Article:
CHICAGO (Reuters) - When Oscar the Cat visits residents of the Steere House Nursing and Rehabilitation Center in Providence, Rhode Island, the staff jumps into action — Oscar can sense within hours when someone is about to die.
In his two years living in Steere’s end-stage dementia unit, Oscar has been at the bedside of more than 25 residents shortly before they died, according to Dr. David Dosa of Brown University in Providence.
He wrote about Oscar in the New England Journal of Medicine.
“It’s not that the cat is consistently there first,” Dr. Joan Teno, a professor of community health at Brown University, who sees patients in the unit. “But the cat always does manage to make an appearance, and it always seems to be in the last two hours.”
Raised at the nursing home since he was a kitten, Oscar often checks in on residents, but when he curls up for a visit, physicians and nursing home staff know it’s time to call the family.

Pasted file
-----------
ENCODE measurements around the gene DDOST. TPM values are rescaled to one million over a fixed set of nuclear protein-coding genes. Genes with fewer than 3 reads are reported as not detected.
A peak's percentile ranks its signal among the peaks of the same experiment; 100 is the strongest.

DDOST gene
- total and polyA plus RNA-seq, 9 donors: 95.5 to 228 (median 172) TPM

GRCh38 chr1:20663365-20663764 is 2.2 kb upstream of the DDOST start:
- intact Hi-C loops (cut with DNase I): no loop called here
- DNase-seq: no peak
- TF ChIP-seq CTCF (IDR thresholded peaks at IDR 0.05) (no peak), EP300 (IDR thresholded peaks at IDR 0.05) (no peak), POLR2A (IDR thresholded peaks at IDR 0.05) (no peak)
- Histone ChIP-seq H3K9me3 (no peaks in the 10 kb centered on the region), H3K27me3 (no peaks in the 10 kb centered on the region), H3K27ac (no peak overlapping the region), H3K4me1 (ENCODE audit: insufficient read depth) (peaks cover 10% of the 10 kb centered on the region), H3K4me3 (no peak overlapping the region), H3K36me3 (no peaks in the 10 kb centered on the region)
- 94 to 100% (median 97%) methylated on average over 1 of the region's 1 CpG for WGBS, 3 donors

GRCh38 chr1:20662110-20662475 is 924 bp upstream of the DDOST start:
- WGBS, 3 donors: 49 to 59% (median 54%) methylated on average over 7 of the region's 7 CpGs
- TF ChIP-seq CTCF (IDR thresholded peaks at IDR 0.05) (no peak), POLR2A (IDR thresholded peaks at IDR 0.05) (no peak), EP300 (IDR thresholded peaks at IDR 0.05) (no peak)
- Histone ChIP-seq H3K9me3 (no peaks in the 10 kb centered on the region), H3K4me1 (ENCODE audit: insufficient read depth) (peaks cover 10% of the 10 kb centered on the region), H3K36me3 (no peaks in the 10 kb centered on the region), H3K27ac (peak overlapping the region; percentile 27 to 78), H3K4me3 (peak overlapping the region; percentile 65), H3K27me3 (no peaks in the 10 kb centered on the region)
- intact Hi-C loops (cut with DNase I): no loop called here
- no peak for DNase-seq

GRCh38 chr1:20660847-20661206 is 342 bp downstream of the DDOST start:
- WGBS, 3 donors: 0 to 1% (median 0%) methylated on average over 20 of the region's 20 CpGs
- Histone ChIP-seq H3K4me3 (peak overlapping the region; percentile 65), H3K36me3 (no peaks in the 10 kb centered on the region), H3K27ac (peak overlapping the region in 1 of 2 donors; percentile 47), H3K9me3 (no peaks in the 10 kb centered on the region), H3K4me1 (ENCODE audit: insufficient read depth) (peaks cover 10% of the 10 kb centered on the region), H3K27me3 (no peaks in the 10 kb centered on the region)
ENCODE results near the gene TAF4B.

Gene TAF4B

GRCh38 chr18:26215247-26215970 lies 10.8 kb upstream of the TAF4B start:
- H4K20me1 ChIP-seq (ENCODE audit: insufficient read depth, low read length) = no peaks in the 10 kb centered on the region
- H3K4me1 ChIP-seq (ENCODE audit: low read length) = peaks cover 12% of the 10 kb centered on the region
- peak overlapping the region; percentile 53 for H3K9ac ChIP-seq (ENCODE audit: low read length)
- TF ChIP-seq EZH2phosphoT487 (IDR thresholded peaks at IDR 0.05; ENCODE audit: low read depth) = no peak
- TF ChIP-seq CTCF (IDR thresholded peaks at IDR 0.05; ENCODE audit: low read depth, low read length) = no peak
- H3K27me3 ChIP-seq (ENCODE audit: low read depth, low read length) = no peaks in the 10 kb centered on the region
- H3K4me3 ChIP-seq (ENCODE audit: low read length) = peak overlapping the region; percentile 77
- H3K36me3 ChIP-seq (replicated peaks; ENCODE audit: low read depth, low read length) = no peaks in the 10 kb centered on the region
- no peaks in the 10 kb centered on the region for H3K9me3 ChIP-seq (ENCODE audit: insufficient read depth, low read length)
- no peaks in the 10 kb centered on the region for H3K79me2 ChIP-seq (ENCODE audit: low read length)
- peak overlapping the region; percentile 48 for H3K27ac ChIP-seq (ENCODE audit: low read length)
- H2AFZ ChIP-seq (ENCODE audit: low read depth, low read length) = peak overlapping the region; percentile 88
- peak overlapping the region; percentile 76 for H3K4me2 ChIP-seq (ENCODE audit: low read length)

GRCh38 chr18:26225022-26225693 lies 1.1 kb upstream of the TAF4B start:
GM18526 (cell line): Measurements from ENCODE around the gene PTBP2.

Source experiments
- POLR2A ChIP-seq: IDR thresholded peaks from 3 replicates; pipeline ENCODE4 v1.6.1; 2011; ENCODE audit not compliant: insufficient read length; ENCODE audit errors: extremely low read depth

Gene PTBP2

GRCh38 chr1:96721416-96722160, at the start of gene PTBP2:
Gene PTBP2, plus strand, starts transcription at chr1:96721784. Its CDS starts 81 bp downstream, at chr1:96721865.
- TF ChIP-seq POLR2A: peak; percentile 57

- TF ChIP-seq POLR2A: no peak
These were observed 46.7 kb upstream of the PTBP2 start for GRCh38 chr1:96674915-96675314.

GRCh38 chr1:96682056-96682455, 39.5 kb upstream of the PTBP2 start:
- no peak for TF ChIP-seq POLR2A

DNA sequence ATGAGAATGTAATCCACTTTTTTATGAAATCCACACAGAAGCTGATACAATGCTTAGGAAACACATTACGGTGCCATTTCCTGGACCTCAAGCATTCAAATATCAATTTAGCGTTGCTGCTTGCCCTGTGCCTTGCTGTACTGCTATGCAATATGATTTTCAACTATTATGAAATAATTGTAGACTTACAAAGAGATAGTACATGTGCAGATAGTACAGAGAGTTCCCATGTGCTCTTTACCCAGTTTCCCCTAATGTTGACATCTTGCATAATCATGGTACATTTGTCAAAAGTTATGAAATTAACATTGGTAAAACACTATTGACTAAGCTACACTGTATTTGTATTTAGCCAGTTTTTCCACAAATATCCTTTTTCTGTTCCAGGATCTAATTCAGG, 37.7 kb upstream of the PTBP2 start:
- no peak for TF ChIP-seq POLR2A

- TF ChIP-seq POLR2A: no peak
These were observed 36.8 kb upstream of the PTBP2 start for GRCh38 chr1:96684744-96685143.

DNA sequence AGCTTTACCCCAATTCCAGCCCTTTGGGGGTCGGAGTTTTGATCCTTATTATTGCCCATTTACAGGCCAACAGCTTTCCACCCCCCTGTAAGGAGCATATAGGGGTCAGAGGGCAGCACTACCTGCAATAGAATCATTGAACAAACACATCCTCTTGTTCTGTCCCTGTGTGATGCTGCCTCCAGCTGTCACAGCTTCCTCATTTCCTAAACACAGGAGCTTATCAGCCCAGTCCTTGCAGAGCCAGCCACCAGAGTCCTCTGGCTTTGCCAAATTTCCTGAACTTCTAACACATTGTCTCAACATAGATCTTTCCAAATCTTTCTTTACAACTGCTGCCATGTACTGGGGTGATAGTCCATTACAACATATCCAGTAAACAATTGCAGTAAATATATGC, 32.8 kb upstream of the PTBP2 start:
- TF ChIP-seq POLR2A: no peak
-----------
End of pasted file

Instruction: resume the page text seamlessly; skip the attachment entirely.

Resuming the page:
“I don’t think this is a psychic cat,” said Teno. “I think there’s probably a biochemical explanation,” she said in a telephone interview.
While pets are often used to bring comfort to the elderly in nursing home settings, Oscar’s talent is special, though not unexpected.
“That is such a cat thing to do,” said Thomas Graves, a feline expert and chief of small animal medicine at the University of Illinois College of Veterinary Medicine.
Graves said there is no evidence to suggest cats can sense death, but he doesn’t discount it for a minute.
“Those things are hard to study. I think probably dogs and cats can sense things we can’t,” he said.
On a particular day detailed by Dr. Dosa, Oscar settled onto the bed of a patient in room 313.
His presence sent staff off to make calls and set up vigil.
When a grandson asked why the cat was there, his mother explained: “He is here to help Grandma get to heaven,” according to Dosa’s account.
She died a half an hour later.
Additional reporting by Gene Emery in Boston